Language is an important aspect of everyday life. We use it to communicate or interact with others by expressing our ideas, thoughts and emotions. Effective communication through different forms of language is critical to the success of an individual, a group or organization and society as a whole. That is why a solid understanding of language is so important. It not only helps students to become effective communicators in the future, but it also assists them to have an understanding for the structure of language when they write, be critical and reflective when they read and make the necessary connections between the written word and their everyday lives.
Language Arts is the foundation for effective communication. It includes correct spelling, punctuation, reading for meaning, understanding the rules of writing and studying past and present literary works along with the use of visual media.
Language as a Form of Art
This is why language should be seen as a form of art. If we take an extremely descriptive piece of writing, it should be able to paint a picture in our minds. Young children learn by imagining and doing. Engaging learners’ imaginations is one way to help students acquire language skills. It is why picture books engage our youngest learners and help them make connections between the pictures and the words that are being read to them. For older learners, we engage them in reading by structuring words in a way that stimulates their imagination and personal interests.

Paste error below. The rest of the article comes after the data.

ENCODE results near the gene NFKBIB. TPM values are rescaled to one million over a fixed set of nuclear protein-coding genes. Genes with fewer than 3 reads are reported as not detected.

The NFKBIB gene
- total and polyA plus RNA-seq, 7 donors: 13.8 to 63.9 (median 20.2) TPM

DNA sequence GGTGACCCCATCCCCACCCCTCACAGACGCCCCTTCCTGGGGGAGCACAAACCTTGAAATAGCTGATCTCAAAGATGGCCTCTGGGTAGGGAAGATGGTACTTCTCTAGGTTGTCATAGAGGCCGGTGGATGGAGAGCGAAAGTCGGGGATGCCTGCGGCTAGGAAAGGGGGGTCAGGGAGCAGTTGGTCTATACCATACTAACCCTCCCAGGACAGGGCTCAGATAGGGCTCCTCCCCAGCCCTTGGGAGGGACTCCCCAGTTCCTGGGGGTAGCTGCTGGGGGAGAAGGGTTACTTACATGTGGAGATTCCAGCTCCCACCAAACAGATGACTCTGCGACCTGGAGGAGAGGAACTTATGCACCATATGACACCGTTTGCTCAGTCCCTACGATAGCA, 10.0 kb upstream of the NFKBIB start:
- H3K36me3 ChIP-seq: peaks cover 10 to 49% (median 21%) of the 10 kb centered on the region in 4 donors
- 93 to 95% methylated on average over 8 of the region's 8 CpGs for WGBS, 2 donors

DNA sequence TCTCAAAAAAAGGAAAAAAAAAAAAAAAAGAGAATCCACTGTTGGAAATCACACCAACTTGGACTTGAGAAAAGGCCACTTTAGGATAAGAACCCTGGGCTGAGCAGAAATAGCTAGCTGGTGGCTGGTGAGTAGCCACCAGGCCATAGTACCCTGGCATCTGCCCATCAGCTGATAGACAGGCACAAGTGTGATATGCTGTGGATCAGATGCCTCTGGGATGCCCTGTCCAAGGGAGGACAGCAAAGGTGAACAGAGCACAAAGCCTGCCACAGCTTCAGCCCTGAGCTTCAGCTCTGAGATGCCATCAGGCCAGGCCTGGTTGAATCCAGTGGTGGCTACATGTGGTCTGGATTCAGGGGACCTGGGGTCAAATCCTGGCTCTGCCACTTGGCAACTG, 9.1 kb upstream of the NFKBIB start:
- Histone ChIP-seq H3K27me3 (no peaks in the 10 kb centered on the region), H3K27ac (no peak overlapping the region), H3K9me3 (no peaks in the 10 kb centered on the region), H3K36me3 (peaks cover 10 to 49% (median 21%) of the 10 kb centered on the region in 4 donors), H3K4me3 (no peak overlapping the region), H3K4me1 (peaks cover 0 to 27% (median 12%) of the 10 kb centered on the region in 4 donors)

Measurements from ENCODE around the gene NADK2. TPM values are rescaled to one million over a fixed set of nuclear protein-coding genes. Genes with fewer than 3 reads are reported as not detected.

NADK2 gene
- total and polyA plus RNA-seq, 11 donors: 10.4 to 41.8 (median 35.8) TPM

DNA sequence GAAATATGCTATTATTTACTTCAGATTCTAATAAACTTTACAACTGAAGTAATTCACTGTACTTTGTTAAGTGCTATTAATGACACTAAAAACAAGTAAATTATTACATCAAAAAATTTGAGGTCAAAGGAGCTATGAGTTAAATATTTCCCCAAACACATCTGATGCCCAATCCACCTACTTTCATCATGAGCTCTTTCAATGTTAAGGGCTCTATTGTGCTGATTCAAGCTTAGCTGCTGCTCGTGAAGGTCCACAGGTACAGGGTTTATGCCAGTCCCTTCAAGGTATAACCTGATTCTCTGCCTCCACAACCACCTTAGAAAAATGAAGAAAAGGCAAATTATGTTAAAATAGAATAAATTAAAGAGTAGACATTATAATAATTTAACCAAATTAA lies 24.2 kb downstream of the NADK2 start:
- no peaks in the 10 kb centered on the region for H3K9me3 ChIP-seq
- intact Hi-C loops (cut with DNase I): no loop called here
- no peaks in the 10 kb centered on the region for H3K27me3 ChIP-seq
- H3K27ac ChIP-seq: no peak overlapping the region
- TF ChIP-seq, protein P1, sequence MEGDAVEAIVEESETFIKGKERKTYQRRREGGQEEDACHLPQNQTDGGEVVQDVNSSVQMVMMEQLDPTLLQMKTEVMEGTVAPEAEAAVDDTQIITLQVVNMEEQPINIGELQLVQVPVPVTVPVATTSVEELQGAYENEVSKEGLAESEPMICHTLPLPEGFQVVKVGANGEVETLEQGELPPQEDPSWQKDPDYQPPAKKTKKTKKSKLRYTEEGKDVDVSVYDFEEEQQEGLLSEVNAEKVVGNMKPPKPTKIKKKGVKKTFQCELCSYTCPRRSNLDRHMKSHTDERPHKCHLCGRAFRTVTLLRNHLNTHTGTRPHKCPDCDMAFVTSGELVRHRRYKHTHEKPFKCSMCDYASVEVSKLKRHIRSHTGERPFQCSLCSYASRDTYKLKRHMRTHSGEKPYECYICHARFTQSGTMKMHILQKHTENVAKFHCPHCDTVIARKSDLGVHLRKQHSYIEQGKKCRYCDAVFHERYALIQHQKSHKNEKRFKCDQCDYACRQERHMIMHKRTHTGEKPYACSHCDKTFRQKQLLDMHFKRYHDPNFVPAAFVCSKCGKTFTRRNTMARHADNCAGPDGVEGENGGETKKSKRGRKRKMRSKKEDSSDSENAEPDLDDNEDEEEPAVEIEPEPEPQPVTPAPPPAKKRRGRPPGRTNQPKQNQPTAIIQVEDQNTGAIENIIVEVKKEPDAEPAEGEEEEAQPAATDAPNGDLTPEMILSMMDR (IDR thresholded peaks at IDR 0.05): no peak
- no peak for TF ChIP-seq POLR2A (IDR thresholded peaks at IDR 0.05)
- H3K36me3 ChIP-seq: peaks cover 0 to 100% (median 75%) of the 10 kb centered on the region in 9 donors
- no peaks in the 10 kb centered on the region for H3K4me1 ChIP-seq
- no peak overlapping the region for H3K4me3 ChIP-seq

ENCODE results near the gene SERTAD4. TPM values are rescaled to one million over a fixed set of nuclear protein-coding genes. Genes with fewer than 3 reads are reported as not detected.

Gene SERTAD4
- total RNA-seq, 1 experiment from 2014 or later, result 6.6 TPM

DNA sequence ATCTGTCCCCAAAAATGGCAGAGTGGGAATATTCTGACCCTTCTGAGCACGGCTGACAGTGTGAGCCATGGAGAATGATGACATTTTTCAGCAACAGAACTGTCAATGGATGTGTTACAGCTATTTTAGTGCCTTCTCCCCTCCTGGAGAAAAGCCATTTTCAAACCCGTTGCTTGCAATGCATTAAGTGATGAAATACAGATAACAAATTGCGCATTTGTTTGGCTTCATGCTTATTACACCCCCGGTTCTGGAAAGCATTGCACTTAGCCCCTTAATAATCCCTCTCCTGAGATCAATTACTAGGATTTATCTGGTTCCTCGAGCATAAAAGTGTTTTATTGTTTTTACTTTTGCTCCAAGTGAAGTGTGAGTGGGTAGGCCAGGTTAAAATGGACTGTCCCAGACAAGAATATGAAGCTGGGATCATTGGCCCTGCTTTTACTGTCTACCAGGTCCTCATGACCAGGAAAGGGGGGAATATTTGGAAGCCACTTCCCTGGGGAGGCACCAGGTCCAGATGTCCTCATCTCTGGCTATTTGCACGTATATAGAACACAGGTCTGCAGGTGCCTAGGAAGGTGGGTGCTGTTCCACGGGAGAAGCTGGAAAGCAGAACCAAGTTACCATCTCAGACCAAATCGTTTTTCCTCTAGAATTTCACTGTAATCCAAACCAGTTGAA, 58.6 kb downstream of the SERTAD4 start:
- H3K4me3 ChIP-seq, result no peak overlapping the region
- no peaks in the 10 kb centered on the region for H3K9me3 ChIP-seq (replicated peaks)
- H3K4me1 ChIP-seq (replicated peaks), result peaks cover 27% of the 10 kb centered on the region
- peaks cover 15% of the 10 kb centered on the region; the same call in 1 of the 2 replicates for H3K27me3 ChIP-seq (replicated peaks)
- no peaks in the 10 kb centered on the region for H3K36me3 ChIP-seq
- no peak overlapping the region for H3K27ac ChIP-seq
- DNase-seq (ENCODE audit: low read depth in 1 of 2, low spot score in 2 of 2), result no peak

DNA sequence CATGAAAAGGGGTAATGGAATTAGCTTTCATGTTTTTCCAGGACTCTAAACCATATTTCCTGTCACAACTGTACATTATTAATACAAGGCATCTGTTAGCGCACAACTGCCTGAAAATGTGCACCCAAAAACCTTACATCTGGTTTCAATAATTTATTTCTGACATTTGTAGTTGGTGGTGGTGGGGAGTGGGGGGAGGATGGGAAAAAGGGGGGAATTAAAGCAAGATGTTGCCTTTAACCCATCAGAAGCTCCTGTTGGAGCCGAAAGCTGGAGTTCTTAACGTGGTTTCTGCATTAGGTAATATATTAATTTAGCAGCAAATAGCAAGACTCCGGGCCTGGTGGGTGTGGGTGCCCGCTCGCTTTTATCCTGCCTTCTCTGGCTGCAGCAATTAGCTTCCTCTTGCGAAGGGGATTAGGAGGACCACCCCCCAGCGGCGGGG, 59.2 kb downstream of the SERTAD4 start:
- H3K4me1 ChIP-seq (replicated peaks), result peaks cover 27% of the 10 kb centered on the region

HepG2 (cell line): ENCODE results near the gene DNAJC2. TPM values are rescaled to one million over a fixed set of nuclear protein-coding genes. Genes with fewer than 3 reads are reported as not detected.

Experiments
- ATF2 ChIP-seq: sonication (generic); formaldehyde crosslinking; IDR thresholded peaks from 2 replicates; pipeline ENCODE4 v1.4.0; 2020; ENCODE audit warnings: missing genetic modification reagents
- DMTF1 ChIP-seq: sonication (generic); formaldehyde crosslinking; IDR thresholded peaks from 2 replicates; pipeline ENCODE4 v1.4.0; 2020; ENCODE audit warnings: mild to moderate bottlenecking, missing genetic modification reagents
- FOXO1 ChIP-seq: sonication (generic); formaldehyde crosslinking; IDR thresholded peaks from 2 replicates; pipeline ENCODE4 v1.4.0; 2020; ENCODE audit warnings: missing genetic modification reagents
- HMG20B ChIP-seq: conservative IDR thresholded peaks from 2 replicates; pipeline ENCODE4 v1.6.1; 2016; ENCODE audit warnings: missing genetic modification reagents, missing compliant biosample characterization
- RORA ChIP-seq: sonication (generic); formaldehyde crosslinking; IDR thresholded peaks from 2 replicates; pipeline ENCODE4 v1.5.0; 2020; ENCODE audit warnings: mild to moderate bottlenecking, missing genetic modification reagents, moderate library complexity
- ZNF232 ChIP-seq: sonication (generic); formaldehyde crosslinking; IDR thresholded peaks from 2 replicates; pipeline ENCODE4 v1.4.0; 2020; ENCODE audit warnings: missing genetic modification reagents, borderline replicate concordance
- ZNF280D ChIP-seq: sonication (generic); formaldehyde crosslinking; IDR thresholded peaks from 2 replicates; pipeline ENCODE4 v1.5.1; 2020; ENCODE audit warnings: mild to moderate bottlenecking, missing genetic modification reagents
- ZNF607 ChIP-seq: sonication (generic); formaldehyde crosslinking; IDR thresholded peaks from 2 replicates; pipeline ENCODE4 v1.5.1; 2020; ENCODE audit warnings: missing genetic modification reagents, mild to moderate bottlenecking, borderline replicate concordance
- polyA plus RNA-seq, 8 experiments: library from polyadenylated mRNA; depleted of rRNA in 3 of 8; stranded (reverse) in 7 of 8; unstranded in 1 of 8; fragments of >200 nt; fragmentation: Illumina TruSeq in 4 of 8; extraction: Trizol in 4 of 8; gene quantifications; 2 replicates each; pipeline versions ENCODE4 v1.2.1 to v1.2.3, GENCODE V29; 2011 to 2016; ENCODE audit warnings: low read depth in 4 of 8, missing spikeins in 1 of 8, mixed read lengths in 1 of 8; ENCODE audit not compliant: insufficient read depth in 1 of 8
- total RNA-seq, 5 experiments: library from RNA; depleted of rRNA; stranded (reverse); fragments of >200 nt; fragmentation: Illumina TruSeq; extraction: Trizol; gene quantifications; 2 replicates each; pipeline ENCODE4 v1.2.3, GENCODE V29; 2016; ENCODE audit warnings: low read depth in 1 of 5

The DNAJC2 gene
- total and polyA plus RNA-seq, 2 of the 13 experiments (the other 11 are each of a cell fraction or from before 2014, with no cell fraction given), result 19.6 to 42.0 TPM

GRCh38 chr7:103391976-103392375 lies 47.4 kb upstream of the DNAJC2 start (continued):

There are many poetic and language devices studied at school to help as be aware of the art of language – Antonyms and synonyms, similes and metaphors, hyperbole, personification, alliteration to name a few. Just as we take a brush to paint a picture, try using words as a colour pallet and paint a beautiful picture in the imagination of the reader using a variety of literary devices.
(Examples of Similes, Personification, and Hyperbole etc can be placed here)
If the above literary devices are taught and practiced in a fun and creative way, it is surprising how thinking skills develop and children are able to critically appraise their work.
Lately, I have been working on Reading/Comprehension with many of my students. I have found that when I read a descriptive passage to them and ask them to write down the key features of the passage as I read, their comprehension skills have soared. Where they would generally skip over these blocks of writing in a text, they are now beginning to appreciate “good” writing and understand that the use of language is an art form in which they desire to learn.
This type of writing helps to engage kids in writing as it gives them creativity and a large degree of autonomy over what they write. Does it really matter if we don’t always conform to the prescribed text types taught at school? While these are indeed part of our curriculum, it can also be productive for young writers to be given opportunities to write freely in order for them to develop their own style of writing and discover how words are a tool that provide us with a blank canvas to communicate like an artist.
CREDITS: Imagination: www.cindyhayen.com
Personification banner – image from: cbeworkforce.blogspot.com
Hypobole – www.glogster.com
Similes – www.enchantedlearning.com